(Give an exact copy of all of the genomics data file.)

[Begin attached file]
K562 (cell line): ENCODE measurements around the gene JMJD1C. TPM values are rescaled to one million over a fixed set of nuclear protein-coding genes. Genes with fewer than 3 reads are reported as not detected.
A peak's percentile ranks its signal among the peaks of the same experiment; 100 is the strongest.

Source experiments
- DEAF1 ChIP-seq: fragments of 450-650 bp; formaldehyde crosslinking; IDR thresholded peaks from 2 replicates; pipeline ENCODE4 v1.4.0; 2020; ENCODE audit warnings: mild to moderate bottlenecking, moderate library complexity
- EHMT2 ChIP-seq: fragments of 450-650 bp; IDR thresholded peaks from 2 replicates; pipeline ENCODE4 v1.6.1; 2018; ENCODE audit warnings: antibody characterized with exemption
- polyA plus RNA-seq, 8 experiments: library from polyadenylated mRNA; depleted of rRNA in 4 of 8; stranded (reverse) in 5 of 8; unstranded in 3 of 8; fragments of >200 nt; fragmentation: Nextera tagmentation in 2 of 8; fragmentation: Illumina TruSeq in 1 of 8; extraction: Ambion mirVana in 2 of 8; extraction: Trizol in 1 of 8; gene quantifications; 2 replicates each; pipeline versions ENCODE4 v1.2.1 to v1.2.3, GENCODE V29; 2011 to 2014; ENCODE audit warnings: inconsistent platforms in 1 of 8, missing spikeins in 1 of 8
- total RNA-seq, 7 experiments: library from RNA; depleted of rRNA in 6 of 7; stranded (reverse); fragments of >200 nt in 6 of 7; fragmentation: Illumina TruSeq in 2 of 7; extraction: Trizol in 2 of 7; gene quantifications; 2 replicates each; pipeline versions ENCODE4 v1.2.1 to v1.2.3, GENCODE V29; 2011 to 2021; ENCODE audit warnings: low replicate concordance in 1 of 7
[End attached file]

K562 (cell line): ENCODE measurements around the gene JMJD1C. TPM values are rescaled to one million over a fixed set of nuclear protein-coding genes. Genes with fewer than 3 reads are reported as not detected.
A peak's percentile ranks its signal among the peaks of the same experiment; 100 is the strongest.

Source experiments
- DEAF1 ChIP-seq: fragments of 450-650 bp; formaldehyde crosslinking; IDR thresholded peaks from 2 replicates; pipeline ENCODE4 v1.4.0; 2020; ENCODE audit warnings: mild to moderate bottlenecking, moderate library complexity
- EHMT2 ChIP-seq: fragments of 450-650 bp; IDR thresholded peaks from 2 replicates; pipeline ENCODE4 v1.6.1; 2018; ENCODE audit warnings: antibody characterized with exemption
- polyA plus RNA-seq, 8 experiments: library from polyadenylated mRNA; depleted of rRNA in 4 of 8; stranded (reverse) in 5 of 8; unstranded in 3 of 8; fragments of >200 nt; fragmentation: Nextera tagmentation in 2 of 8; fragmentation: Illumina TruSeq in 1 of 8; extraction: Ambion mirVana in 2 of 8; extraction: Trizol in 1 of 8; gene quantifications; 2 replicates each; pipeline versions ENCODE4 v1.2.1 to v1.2.3, GENCODE V29; 2011 to 2014; ENCODE audit warnings: inconsistent platforms in 1 of 8, missing spikeins in 1 of 8
- total RNA-seq, 7 experiments: library from RNA; depleted of rRNA in 6 of 7; stranded (reverse); fragments of >200 nt in 6 of 7; fragmentation: Illumina TruSeq in 2 of 7; extraction: Trizol in 2 of 7; gene quantifications; 2 replicates each; pipeline versions ENCODE4 v1.2.1 to v1.2.3, GENCODE V29; 2011 to 2021; ENCODE audit warnings: low replicate concordance in 1 of 7